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Meta-Analysis
, 321 (3), 277-287

Association of Aspirin Use for Primary Prevention With Cardiovascular Events and Bleeding Events: A Systematic Review and Meta-analysis

Affiliations
Meta-Analysis

Association of Aspirin Use for Primary Prevention With Cardiovascular Events and Bleeding Events: A Systematic Review and Meta-analysis

Sean L Zheng et al. JAMA.

Erratum in

  • Errors in Results.
    JAMA. 2019 Jun 11;321(22):2245. doi: 10.1001/jama.2019.3941. JAMA. 2019. PMID: 31184719 No abstract available.

Abstract

Importance: The role for aspirin in cardiovascular primary prevention remains controversial, with potential benefits limited by an increased bleeding risk.

Objective: To assess the association of aspirin use for primary prevention with cardiovascular events and bleeding.

Data sources: PubMed and Embase were searched on Cochrane Library Central Register of Controlled Trials from the earliest available date through November 1, 2018.

Study selection: Randomized clinical trials enrolling at least 1000 participants with no known cardiovascular disease and a follow-up of at least 12 months were included. Included studies compared aspirin use with no aspirin (placebo or no treatment).

Data extraction and synthesis: Data were screened and extracted independently by both investigators. Bayesian and frequentist meta-analyses were performed.

Main outcomes and measures: The primary cardiovascular outcome was a composite of cardiovascular mortality, nonfatal myocardial infarction, and nonfatal stroke. The primary bleeding outcome was any major bleeding (defined by the individual studies).

Results: A total of 13 trials randomizing 164 225 participants with 1 050 511 participant-years of follow-up were included. The median age of trial participants was 62 years (range, 53-74), 77 501 (47%) were men, 30 361 (19%) had diabetes, and the median baseline risk of the primary cardiovascular outcome was 9.2% (range, 2.6%-15.9%). Aspirin use was associated with significant reductions in the composite cardiovascular outcome compared with no aspirin (57.1 per 10 000 participant-years with aspirin and 61.4 per 10 000 participant-years with no aspirin) (hazard ratio [HR], 0.89 [95% credible interval, 0.84-0.95]; absolute risk reduction, 0.38% [95% CI, 0.20%-0.55%]; number needed to treat, 265). Aspirin use was associated with an increased risk of major bleeding events compared with no aspirin (23.1 per 10 000 participant-years with aspirin and 16.4 per 10 000 participant-years with no aspirin) (HR, 1.43 [95% credible interval, 1.30-1.56]; absolute risk increase, 0.47% [95% CI, 0.34%-0.62%]; number needed to harm, 210).

Conclusions and relevance: The use of aspirin in individuals without cardiovascular disease was associated with a lower risk of cardiovascular events and an increased risk of major bleeding. This information may inform discussions with patients about aspirin for primary prevention of cardiovascular events and bleeding.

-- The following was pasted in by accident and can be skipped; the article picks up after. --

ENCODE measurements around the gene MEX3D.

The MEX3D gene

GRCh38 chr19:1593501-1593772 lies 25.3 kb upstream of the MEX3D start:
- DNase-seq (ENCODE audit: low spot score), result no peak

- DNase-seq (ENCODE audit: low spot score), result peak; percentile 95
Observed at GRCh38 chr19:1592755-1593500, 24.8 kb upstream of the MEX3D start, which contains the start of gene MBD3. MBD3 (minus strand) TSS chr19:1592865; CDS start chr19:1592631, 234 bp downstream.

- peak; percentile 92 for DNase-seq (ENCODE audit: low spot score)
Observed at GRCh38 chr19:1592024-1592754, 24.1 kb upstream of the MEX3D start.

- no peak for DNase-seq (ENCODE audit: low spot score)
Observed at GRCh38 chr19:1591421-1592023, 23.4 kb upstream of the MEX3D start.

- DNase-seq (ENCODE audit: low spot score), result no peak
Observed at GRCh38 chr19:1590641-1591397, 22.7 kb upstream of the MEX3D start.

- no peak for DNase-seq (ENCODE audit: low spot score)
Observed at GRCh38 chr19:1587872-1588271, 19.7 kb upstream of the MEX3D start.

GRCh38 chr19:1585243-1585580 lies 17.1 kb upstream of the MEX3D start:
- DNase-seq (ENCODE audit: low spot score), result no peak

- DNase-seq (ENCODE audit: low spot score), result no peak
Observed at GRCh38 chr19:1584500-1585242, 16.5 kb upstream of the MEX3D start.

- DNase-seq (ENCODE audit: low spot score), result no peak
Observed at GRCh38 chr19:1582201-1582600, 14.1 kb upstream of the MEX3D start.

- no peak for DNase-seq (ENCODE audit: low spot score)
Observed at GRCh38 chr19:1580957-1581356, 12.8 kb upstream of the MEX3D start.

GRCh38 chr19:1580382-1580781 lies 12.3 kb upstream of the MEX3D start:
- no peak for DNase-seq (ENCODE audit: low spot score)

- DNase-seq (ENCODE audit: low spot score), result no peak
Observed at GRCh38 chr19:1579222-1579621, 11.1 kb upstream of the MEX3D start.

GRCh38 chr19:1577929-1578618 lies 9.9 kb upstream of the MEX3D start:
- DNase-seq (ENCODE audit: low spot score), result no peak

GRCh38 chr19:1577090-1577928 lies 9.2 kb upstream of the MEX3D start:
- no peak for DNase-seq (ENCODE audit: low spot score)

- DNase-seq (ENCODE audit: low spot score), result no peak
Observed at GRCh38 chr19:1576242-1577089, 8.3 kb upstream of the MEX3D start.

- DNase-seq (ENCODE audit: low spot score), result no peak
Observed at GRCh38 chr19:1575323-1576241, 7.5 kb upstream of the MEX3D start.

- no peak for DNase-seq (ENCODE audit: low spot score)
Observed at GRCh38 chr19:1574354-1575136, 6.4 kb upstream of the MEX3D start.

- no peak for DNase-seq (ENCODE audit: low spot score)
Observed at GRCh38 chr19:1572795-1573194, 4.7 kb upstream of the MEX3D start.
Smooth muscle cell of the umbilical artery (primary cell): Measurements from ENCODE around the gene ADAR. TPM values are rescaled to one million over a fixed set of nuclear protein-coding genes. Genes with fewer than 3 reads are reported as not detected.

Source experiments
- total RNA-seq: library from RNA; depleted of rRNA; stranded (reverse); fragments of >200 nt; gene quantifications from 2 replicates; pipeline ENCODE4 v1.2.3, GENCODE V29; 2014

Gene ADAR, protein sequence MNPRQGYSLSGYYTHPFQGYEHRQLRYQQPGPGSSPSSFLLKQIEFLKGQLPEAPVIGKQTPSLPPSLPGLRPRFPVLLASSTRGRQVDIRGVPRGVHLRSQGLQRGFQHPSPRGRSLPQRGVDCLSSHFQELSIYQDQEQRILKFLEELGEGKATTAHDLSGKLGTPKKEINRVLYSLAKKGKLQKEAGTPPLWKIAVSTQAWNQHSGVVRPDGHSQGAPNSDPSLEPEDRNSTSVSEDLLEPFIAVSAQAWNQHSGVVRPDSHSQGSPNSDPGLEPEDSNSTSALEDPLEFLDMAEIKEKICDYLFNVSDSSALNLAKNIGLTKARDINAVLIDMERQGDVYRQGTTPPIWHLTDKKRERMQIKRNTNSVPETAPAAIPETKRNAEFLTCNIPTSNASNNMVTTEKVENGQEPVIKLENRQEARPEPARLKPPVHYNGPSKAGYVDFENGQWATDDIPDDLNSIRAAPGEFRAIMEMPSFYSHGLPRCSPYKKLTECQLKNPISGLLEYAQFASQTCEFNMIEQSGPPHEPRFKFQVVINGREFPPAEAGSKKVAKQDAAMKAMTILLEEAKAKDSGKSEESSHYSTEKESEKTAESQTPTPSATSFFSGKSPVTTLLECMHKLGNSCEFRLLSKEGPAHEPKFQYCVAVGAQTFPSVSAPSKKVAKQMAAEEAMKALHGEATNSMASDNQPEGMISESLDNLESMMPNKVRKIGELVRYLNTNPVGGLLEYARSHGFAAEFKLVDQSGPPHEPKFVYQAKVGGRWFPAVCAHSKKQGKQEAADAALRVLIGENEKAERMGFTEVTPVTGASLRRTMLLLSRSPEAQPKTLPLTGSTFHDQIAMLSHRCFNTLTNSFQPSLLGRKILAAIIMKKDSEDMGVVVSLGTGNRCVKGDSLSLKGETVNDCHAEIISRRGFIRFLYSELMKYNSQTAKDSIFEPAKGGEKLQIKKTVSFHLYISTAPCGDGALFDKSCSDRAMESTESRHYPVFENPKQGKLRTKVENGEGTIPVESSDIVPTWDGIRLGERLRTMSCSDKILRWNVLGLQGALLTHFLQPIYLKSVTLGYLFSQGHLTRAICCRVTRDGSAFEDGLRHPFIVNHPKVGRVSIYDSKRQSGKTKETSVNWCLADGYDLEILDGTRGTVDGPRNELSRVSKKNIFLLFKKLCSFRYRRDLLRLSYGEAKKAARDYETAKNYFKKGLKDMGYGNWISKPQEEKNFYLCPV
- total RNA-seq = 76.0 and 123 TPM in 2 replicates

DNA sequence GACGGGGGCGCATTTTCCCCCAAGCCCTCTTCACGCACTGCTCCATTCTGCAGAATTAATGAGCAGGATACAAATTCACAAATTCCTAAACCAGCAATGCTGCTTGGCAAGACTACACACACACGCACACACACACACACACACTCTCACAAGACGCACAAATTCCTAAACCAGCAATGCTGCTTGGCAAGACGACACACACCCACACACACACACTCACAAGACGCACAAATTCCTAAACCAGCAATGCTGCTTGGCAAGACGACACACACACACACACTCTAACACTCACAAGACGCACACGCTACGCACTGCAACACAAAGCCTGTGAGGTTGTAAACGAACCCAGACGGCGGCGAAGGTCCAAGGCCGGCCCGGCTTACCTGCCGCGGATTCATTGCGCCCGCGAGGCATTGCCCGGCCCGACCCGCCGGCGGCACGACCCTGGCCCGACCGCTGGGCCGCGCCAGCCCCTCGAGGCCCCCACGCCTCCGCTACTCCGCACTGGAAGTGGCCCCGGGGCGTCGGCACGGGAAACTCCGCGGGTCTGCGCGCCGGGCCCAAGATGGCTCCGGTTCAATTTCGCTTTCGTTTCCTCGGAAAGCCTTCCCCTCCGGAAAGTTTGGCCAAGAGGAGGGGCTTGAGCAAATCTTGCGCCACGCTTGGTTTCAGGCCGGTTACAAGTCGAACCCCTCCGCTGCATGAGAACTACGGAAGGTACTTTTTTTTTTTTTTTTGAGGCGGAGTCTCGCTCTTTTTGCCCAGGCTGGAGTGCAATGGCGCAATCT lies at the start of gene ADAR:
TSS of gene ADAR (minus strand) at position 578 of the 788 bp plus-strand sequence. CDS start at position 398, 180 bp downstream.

Conflict of interest statement

Conflict of Interest Disclosures: The authors have no conflicts of interest to disclose.

Figures

Figure 1.
Figure 1.. Cardiovascular and Bleeding Outcomes in all Participants
The composite cardiovascular (CV) outcome consisted of cardiovascular mortality, nonfatal myocardial infarction, and nonfatal stroke. Hazard ratios (HRs) and 95% credible interval variables (CrIs) were calculated using Bayesian meta-analysis of trial-level event counts. The absolute risk reductions and increases were calculated by multiplying the control event risk by the relative risk and 95% CIs derived by frequentist meta-analysis (eFigure 4 in Supplement 2). GI indicates gastrointestinal.
Figure 2.
Figure 2.. Cardiovascular and Bleeding Outcomes for Studies With Patients at High and Low Risk for the Primary CV Outcome and With Diabetes
Trials were low or high risk if the 10-year cardiovascular (CV) risk for the primary CV outcome was less than 10% or greater than or equal to 10%, respectively. The composite CV outcome included CV mortality, nonfatal myocardial infarction, and nonfatal stroke. Hazard ratios (HRs) and 95% credible intervals (CrIs) were calculated using Bayesian meta-analysis of event counts. The absolute risk reductions and increases were calculated by multiplying the control event risk by the relative risk and 95% CIs derived by frequentist meta-analysis (eFigure 4 in Supplement 2). Heterogeneity was assessed using I2 statistics. GI indicates gastrointestinal. aUpper CrI: 0.998. bUpper CrI: 0.997. cThe number of participants randomized to each arm in the Women's Health Study was not reported, so event counts are omitted.
Figure 3.
Figure 3.. Exploratory Cancer Outcomes
Cancer outcomes across all studies, in low and high cardiovascular risk populations, and in patients with diabetes. The absolute risk reductions and increases were calculated by multiplying the control event risk by the relative risk, and 95% CIs derived by frequentist meta-analysis (eFigure 4 in Supplement 2). Study heterogeneity was assessed using I2 statistics. HR indicates hazard ratio; CrI indicates credible interval; CV indicates cardiovascular. Data for the JPAD, JPPP, and WHS trials were extracted from subsequent trial publications on cancer outcomes.,, Data for the HOT, BDS, and PHS (cancer mortality) and the HOT, BDS, AAA, and POPADAD (incident cancer) trials were extracted from previous meta-analyses on cancer outcomes.

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